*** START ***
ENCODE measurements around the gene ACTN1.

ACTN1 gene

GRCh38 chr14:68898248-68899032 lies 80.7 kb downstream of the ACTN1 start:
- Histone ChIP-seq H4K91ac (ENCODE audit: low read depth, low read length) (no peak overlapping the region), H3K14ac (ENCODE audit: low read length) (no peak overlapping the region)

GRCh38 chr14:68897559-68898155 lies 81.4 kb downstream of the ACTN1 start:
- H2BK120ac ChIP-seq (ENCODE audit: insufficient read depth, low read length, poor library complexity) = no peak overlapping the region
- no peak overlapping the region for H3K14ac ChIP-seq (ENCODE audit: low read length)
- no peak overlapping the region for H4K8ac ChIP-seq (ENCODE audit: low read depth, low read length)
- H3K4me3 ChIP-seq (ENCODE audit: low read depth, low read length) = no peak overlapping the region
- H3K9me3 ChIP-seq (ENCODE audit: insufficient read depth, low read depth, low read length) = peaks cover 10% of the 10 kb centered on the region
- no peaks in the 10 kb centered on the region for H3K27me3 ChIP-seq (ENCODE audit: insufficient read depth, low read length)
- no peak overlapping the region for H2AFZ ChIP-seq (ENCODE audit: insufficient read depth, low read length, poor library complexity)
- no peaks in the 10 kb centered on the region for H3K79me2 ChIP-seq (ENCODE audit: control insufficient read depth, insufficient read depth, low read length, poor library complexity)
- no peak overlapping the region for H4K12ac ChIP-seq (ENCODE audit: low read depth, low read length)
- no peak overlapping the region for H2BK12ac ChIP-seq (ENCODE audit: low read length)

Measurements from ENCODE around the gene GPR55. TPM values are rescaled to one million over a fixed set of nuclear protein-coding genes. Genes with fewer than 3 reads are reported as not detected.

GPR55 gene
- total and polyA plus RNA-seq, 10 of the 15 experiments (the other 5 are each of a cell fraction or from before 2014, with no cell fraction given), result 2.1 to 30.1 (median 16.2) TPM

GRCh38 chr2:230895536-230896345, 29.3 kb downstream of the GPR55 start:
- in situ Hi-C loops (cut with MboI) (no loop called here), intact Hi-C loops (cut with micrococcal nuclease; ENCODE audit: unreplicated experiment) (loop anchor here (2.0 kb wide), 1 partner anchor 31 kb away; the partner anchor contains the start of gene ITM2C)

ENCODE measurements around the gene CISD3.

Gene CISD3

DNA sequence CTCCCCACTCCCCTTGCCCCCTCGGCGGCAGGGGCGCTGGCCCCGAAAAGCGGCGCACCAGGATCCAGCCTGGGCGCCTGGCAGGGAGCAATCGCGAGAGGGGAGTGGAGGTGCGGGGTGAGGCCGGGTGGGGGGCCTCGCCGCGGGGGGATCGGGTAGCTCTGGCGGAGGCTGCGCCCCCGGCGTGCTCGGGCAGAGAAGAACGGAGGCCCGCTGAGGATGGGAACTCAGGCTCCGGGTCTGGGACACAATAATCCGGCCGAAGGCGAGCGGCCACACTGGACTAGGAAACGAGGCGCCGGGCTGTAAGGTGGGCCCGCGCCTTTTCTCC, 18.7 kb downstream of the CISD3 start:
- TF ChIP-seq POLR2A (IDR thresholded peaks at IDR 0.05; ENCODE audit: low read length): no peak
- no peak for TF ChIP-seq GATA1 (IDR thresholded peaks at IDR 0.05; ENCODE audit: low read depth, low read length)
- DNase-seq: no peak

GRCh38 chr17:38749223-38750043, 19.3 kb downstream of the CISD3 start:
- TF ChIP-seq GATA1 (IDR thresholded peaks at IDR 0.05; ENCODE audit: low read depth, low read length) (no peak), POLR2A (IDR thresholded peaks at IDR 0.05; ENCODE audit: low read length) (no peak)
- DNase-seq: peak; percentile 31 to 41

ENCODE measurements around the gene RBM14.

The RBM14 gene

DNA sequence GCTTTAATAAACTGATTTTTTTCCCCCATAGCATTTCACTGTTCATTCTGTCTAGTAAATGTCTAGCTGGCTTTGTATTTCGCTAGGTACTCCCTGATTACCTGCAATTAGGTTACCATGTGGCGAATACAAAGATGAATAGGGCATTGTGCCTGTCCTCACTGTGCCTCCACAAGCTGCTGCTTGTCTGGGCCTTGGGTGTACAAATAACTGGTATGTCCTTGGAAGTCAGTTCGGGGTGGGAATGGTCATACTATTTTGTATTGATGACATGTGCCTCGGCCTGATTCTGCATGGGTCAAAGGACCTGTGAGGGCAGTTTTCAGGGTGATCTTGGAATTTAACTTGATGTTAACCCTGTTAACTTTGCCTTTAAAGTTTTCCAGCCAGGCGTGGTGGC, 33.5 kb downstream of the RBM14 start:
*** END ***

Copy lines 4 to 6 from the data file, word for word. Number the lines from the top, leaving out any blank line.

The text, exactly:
- Histone ChIP-seq H4K91ac (ENCODE audit: low read depth, low read length) (no peak overlapping the region), H3K14ac (ENCODE audit: low read length) (no peak overlapping the region)

GRCh38 chr14:68897559-68898155 lies 81.4 kb downstream of the ACTN1 start:
- H2BK120ac ChIP-seq (ENCODE audit: insufficient read depth, low read length, poor library complexity) = no peak overlapping the region